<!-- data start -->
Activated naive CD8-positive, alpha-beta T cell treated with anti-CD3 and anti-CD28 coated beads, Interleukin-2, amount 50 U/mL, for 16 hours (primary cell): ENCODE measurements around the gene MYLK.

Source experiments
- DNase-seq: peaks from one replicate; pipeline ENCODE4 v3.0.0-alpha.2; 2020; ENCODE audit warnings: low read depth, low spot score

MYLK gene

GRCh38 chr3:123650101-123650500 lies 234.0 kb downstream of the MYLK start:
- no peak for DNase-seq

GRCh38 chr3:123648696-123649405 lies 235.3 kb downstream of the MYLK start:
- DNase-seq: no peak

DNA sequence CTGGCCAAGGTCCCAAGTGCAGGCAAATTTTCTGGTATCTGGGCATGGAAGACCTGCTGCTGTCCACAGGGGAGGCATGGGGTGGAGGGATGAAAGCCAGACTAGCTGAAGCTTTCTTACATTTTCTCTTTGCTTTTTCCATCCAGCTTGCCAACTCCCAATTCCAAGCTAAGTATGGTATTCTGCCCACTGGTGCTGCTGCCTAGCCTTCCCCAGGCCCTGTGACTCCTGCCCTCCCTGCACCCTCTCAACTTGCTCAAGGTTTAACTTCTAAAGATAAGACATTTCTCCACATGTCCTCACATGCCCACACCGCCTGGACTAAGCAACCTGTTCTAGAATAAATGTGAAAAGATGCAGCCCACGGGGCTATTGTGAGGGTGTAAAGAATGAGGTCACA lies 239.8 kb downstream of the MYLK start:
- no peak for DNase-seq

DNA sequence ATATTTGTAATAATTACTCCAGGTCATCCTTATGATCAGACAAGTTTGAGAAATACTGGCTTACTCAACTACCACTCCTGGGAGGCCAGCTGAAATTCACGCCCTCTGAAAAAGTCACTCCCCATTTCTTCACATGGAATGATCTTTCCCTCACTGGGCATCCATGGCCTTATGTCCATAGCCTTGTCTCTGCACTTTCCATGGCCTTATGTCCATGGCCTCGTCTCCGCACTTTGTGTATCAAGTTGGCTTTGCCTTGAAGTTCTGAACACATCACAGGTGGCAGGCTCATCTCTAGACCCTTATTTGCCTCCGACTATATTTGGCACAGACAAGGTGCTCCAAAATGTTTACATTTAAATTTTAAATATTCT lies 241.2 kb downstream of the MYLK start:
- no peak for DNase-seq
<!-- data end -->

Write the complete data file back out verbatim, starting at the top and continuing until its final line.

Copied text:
Activated naive CD8-positive, alpha-beta T cell treated with anti-CD3 and anti-CD28 coated beads, Interleukin-2, amount 50 U/mL, for 16 hours (primary cell): ENCODE measurements around the gene MYLK.

Source experiments
- DNase-seq: peaks from one replicate; pipeline ENCODE4 v3.0.0-alpha.2; 2020; ENCODE audit warnings: low read depth, low spot score

MYLK gene

GRCh38 chr3:123650101-123650500 lies 234.0 kb downstream of the MYLK start:
- no peak for DNase-seq

GRCh38 chr3:123648696-123649405 lies 235.3 kb downstream of the MYLK start:
- DNase-seq: no peak

DNA sequence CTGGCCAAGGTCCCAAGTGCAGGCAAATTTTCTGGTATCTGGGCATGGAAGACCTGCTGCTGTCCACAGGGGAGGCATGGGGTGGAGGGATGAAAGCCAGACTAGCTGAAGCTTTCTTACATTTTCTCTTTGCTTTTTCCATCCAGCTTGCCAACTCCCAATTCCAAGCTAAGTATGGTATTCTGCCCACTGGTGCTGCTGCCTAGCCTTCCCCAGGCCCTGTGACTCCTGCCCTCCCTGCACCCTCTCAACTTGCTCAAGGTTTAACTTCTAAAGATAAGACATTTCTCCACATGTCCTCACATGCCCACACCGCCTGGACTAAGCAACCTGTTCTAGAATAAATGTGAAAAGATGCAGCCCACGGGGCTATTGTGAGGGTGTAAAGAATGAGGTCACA lies 239.8 kb downstream of the MYLK start:
- no peak for DNase-seq

DNA sequence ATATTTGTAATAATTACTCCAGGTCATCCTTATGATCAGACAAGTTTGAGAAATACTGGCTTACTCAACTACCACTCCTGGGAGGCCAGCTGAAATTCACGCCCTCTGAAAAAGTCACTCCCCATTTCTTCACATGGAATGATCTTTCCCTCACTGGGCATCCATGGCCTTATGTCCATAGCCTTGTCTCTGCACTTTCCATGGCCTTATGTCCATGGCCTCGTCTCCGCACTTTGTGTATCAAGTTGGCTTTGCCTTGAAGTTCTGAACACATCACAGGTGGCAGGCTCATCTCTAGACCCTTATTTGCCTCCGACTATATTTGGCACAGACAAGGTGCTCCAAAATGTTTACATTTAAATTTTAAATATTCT lies 241.2 kb downstream of the MYLK start:
- no peak for DNase-seq